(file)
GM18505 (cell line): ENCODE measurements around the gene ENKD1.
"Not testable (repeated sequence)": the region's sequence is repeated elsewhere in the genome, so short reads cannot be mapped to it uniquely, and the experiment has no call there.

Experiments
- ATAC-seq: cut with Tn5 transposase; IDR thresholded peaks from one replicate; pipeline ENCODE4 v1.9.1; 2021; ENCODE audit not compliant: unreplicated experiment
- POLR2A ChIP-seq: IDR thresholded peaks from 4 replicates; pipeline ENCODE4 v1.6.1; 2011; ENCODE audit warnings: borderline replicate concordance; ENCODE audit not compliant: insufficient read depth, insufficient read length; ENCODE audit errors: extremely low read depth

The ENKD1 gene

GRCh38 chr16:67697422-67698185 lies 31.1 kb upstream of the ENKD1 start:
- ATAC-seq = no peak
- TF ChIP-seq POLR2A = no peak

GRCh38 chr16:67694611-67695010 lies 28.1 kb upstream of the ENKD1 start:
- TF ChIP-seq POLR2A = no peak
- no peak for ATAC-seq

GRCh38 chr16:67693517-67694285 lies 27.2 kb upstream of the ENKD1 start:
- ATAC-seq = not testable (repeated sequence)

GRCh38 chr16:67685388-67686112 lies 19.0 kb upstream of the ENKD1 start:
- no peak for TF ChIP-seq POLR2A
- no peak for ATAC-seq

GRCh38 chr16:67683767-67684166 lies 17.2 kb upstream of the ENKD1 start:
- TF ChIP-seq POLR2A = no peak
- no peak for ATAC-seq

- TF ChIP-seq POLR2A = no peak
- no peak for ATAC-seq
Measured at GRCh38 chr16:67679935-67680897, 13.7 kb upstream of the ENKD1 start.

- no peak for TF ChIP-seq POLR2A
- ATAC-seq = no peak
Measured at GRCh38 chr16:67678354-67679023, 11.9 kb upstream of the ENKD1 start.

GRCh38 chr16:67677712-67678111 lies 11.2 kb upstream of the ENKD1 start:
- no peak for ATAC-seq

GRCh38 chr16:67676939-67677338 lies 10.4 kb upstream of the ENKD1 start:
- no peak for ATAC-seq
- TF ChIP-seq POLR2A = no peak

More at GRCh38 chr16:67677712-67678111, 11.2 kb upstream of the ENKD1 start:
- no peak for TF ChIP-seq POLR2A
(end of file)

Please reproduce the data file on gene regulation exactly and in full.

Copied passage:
GM18505 (cell line): ENCODE measurements around the gene ENKD1.
"Not testable (repeated sequence)": the region's sequence is repeated elsewhere in the genome, so short reads cannot be mapped to it uniquely, and the experiment has no call there.

Experiments
- ATAC-seq: cut with Tn5 transposase; IDR thresholded peaks from one replicate; pipeline ENCODE4 v1.9.1; 2021; ENCODE audit not compliant: unreplicated experiment
- POLR2A ChIP-seq: IDR thresholded peaks from 4 replicates; pipeline ENCODE4 v1.6.1; 2011; ENCODE audit warnings: borderline replicate concordance; ENCODE audit not compliant: insufficient read depth, insufficient read length; ENCODE audit errors: extremely low read depth

The ENKD1 gene

GRCh38 chr16:67697422-67698185 lies 31.1 kb upstream of the ENKD1 start:
- ATAC-seq = no peak
- TF ChIP-seq POLR2A = no peak

GRCh38 chr16:67694611-67695010 lies 28.1 kb upstream of the ENKD1 start:
- TF ChIP-seq POLR2A = no peak
- no peak for ATAC-seq

GRCh38 chr16:67693517-67694285 lies 27.2 kb upstream of the ENKD1 start:
- ATAC-seq = not testable (repeated sequence)

GRCh38 chr16:67685388-67686112 lies 19.0 kb upstream of the ENKD1 start:
- no peak for TF ChIP-seq POLR2A
- no peak for ATAC-seq

GRCh38 chr16:67683767-67684166 lies 17.2 kb upstream of the ENKD1 start:
- TF ChIP-seq POLR2A = no peak
- no peak for ATAC-seq

- TF ChIP-seq POLR2A = no peak
- no peak for ATAC-seq
Measured at GRCh38 chr16:67679935-67680897, 13.7 kb upstream of the ENKD1 start.

- no peak for TF ChIP-seq POLR2A
- ATAC-seq = no peak
Measured at GRCh38 chr16:67678354-67679023, 11.9 kb upstream of the ENKD1 start.

GRCh38 chr16:67677712-67678111 lies 11.2 kb upstream of the ENKD1 start:
- no peak for ATAC-seq

GRCh38 chr16:67676939-67677338 lies 10.4 kb upstream of the ENKD1 start:
- no peak for ATAC-seq
- TF ChIP-seq POLR2A = no peak

More at GRCh38 chr16:67677712-67678111, 11.2 kb upstream of the ENKD1 start:
- no peak for TF ChIP-seq POLR2A